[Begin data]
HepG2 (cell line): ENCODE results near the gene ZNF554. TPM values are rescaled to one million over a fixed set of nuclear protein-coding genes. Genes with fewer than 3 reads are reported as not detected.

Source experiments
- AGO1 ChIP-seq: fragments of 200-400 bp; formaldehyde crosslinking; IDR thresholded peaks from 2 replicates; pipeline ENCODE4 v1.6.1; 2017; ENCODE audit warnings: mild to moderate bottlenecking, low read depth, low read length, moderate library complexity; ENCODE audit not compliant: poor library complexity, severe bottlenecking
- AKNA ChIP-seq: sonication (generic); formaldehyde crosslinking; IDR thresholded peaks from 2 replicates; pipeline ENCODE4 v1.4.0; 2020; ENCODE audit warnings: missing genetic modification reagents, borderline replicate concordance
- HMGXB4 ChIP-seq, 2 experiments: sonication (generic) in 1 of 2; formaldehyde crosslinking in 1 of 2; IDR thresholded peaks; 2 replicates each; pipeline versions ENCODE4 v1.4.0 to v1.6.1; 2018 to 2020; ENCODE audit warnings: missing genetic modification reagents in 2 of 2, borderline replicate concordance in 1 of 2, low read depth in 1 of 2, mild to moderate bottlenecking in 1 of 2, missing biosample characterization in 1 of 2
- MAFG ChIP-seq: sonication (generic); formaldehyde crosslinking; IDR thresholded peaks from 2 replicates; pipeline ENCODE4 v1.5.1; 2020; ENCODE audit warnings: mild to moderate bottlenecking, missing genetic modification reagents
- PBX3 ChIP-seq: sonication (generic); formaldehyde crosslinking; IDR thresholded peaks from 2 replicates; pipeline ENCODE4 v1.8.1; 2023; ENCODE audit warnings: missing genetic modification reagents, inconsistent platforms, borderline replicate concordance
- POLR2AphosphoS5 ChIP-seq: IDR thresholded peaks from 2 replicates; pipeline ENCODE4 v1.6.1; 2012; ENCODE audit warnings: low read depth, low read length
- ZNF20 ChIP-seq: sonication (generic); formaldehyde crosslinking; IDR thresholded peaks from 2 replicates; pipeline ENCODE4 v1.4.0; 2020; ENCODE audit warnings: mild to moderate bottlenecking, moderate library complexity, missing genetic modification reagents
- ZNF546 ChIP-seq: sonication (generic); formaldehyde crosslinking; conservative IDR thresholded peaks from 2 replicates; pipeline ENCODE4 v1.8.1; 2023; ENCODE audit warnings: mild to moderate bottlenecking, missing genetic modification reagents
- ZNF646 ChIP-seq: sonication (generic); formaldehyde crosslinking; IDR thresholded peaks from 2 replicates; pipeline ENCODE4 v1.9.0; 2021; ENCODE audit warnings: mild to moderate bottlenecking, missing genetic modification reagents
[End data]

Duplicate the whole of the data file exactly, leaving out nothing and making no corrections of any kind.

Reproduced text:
HepG2 (cell line): ENCODE results near the gene ZNF554. TPM values are rescaled to one million over a fixed set of nuclear protein-coding genes. Genes with fewer than 3 reads are reported as not detected.

Source experiments
- AGO1 ChIP-seq: fragments of 200-400 bp; formaldehyde crosslinking; IDR thresholded peaks from 2 replicates; pipeline ENCODE4 v1.6.1; 2017; ENCODE audit warnings: mild to moderate bottlenecking, low read depth, low read length, moderate library complexity; ENCODE audit not compliant: poor library complexity, severe bottlenecking
- AKNA ChIP-seq: sonication (generic); formaldehyde crosslinking; IDR thresholded peaks from 2 replicates; pipeline ENCODE4 v1.4.0; 2020; ENCODE audit warnings: missing genetic modification reagents, borderline replicate concordance
- HMGXB4 ChIP-seq, 2 experiments: sonication (generic) in 1 of 2; formaldehyde crosslinking in 1 of 2; IDR thresholded peaks; 2 replicates each; pipeline versions ENCODE4 v1.4.0 to v1.6.1; 2018 to 2020; ENCODE audit warnings: missing genetic modification reagents in 2 of 2, borderline replicate concordance in 1 of 2, low read depth in 1 of 2, mild to moderate bottlenecking in 1 of 2, missing biosample characterization in 1 of 2
- MAFG ChIP-seq: sonication (generic); formaldehyde crosslinking; IDR thresholded peaks from 2 replicates; pipeline ENCODE4 v1.5.1; 2020; ENCODE audit warnings: mild to moderate bottlenecking, missing genetic modification reagents
- PBX3 ChIP-seq: sonication (generic); formaldehyde crosslinking; IDR thresholded peaks from 2 replicates; pipeline ENCODE4 v1.8.1; 2023; ENCODE audit warnings: missing genetic modification reagents, inconsistent platforms, borderline replicate concordance
- POLR2AphosphoS5 ChIP-seq: IDR thresholded peaks from 2 replicates; pipeline ENCODE4 v1.6.1; 2012; ENCODE audit warnings: low read depth, low read length
- ZNF20 ChIP-seq: sonication (generic); formaldehyde crosslinking; IDR thresholded peaks from 2 replicates; pipeline ENCODE4 v1.4.0; 2020; ENCODE audit warnings: mild to moderate bottlenecking, moderate library complexity, missing genetic modification reagents
- ZNF546 ChIP-seq: sonication (generic); formaldehyde crosslinking; conservative IDR thresholded peaks from 2 replicates; pipeline ENCODE4 v1.8.1; 2023; ENCODE audit warnings: mild to moderate bottlenecking, missing genetic modification reagents
- ZNF646 ChIP-seq: sonication (generic); formaldehyde crosslinking; IDR thresholded peaks from 2 replicates; pipeline ENCODE4 v1.9.0; 2021; ENCODE audit warnings: mild to moderate bottlenecking, missing genetic modification reagents